1. College Pedigree
After real estate consultants Kyle Wilson and David Williams, principals in Archipelago Investments, moved to the small college town of Amherst, Mass., they switched their focus to development. Several years ago, they recognized a void in the market: no upscale rental housing to appeal to a mix of residents who loved the educational and cultural activities of the walkable downtown—professors; young professionals; and retirees seeking an active, enriching lifestyle.
2. Filling In
Because Wilson and Williams sought a downtown site that would help fulfill Amherst’s 2010 master plan mission of adding housing, they decided to convert the parking lot portion of a restaurant they already owned. The project was their first development venture, so the partners looked nationwide to find a top infill architect. They found it in Holst Architecture in Portland, Ore., a city known for cutting-edge, quality infill design. Holst is also known for its contextual savvy and budget-consciousness.
3. Old and New
To appeal to the sophisticated renters the developers envisioned moving into Boltwood Place, project architect Alan W. Jones designed the building to fit its New England vernacular of white clapboard and red brick buildings, yet gave it a crisp modern pop. He clad it with white painted boards and red cedar, and used wood trim sparingly. Inside, he provided as much rentable space as possible and cut back on public areas. All units have loft-style living areas, private bedrooms and bathrooms, and 9½-foot ceilings.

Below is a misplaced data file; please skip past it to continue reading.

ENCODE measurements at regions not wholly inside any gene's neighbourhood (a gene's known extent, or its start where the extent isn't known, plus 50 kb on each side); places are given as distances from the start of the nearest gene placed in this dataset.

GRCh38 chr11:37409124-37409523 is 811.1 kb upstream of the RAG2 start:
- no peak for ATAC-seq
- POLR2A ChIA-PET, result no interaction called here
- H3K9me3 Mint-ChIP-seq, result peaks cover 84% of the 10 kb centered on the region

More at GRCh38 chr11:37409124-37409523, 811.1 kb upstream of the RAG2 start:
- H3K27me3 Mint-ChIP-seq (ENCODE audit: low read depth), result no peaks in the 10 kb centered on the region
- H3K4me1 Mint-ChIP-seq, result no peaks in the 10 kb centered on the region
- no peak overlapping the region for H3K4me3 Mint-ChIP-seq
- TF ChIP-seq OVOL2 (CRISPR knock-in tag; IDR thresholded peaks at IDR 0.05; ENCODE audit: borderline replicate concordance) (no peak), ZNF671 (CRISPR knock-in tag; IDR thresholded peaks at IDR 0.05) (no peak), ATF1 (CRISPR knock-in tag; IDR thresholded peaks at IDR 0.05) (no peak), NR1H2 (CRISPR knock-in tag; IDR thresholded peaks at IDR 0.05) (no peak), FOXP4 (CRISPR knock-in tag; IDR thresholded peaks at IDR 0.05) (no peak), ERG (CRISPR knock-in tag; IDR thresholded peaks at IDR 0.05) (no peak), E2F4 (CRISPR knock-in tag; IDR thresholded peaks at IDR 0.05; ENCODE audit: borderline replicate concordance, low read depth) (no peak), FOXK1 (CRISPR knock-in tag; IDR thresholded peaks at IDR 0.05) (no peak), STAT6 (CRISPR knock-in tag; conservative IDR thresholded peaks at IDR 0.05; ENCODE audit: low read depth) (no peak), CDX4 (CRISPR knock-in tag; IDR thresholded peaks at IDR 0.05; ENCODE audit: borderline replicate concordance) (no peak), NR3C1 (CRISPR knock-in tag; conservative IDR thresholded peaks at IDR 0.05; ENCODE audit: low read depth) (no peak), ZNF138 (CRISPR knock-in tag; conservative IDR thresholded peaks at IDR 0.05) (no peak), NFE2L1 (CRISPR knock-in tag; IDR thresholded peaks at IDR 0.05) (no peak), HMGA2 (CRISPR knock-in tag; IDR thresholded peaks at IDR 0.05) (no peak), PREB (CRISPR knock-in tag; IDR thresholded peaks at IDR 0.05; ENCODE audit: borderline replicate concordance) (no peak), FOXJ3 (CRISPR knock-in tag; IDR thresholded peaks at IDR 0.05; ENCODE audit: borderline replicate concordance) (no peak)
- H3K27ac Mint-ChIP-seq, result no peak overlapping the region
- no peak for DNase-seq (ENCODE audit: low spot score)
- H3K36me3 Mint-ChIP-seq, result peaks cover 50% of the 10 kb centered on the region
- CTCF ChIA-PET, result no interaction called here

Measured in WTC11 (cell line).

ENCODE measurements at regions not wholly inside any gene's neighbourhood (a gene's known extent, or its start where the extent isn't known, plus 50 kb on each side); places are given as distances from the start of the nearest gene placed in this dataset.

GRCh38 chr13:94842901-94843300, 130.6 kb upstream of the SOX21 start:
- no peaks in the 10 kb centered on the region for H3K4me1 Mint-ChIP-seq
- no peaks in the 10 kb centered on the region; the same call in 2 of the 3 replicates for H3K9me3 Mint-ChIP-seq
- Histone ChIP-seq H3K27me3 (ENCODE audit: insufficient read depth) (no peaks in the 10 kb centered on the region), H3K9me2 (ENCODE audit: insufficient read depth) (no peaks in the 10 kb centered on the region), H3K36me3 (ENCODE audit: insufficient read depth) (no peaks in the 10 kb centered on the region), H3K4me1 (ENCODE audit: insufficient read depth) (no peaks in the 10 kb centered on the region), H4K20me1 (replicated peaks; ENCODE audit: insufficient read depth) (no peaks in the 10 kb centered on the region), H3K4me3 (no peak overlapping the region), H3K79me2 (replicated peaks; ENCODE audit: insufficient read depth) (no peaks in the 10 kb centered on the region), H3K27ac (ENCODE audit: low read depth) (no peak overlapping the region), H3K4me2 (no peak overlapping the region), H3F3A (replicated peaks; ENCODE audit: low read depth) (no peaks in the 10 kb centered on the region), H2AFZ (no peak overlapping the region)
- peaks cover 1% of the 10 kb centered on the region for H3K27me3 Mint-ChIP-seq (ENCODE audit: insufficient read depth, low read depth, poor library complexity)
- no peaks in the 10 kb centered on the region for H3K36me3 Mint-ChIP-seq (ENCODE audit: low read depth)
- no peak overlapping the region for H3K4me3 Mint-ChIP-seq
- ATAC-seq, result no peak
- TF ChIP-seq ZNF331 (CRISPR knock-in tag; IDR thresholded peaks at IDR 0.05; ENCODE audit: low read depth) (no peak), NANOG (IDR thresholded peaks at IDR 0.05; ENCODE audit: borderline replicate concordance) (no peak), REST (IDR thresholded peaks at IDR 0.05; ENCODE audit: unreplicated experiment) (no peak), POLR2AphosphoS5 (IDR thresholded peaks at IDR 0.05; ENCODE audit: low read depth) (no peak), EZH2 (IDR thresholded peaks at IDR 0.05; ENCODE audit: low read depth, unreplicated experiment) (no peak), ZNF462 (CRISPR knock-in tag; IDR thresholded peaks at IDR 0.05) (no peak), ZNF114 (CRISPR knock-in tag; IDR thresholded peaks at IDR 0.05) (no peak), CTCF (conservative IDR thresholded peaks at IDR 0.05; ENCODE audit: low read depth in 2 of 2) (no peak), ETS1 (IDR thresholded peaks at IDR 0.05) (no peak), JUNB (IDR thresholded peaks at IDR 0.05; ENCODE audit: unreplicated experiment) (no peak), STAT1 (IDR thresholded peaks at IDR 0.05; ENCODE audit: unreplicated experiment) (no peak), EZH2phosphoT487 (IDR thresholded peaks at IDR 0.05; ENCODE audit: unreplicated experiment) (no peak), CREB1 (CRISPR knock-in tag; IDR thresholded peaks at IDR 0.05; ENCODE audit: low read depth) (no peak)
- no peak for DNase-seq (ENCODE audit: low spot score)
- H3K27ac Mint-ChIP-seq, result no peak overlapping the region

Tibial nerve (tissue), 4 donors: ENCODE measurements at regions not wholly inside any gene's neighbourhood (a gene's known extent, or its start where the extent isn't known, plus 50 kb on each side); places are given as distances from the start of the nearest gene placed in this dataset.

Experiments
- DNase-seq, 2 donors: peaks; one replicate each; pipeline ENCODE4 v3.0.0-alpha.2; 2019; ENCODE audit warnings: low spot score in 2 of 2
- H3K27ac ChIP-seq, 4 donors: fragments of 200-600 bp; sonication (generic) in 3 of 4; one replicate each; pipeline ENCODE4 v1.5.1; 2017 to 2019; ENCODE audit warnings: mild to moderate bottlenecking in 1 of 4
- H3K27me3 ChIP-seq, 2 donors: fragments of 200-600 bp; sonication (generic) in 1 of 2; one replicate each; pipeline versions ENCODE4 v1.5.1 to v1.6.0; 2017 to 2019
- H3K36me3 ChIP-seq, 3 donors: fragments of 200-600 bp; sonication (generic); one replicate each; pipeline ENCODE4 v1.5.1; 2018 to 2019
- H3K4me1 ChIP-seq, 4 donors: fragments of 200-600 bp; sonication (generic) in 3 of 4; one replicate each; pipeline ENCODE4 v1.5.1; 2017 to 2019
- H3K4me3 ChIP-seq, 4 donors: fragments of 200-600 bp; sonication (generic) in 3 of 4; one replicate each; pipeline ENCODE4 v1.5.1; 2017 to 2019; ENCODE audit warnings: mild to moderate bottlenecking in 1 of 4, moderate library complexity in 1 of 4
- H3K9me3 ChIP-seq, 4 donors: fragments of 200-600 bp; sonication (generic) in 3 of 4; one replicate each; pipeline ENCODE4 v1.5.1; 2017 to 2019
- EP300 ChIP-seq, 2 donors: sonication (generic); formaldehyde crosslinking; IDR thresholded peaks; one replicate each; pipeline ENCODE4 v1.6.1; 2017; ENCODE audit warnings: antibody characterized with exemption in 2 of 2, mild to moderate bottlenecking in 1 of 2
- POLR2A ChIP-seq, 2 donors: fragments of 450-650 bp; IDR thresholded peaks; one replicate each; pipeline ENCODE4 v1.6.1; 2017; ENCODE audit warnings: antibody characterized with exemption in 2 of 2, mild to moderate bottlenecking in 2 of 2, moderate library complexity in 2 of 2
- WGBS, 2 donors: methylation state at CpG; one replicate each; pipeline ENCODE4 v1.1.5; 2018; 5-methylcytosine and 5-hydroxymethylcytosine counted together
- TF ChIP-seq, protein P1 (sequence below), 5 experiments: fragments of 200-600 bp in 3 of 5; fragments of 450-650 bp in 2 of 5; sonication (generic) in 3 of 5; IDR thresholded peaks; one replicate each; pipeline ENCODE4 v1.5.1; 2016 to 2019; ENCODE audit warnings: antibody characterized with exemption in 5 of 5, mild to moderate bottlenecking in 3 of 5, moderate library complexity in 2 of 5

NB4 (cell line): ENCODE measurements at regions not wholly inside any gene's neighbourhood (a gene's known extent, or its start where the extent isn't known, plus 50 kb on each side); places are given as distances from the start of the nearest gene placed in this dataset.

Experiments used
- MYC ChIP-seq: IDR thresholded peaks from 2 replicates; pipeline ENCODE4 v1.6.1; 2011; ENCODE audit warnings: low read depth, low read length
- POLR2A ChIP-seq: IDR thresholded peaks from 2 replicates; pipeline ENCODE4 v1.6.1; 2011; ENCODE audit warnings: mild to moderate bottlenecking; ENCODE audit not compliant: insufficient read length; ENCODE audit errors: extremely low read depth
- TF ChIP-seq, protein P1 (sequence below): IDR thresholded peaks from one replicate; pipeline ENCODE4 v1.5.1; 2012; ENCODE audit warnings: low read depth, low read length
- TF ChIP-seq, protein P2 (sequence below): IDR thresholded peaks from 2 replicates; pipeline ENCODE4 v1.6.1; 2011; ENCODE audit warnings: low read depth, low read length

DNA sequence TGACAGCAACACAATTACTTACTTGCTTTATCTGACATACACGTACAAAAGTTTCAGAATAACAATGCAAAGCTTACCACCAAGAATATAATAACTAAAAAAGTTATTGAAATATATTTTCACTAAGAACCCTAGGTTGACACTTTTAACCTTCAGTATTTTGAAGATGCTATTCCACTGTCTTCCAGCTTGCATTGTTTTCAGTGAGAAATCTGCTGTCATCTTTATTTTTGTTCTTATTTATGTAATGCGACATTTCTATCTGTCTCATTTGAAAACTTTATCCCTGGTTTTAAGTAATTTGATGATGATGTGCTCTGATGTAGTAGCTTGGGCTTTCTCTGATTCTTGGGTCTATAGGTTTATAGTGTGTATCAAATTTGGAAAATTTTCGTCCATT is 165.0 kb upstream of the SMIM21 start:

4. Sustainable Gain
To gain LEED Gold certification—expected to be awarded soon—Jones chose low-E glass and more panes on the south side for solar gain, plus white oak flooring and cabinets, low-water fixtures, recycled steel, efficient furnaces and water heaters, low-VOC materials, and 2½ inches of rigid foam insulation for a tight envelope. Pads underneath the floors attenuate sound. “This was important to distinguish our product, attract renters, and reduce turnover,” Wilson says. A shuttle bus runs between the five area colleges.
5. Top Grades
Despite its higher than normal area rents—$1,500 to $2,700—the building’s 11 1,000-square-foot, two-bedroom, two-bath units and one 625-square-foot, one-bedroom, one-bath apartment were fully leased at opening. There’s also a waiting list. The partners are developing similar projects close by and plan to pursue additional college towns nationally. Jones is pleased with the results. “We nailed the concept of providing urban living in a small town where there was screaming demand,” he says. —Barbara Ballinger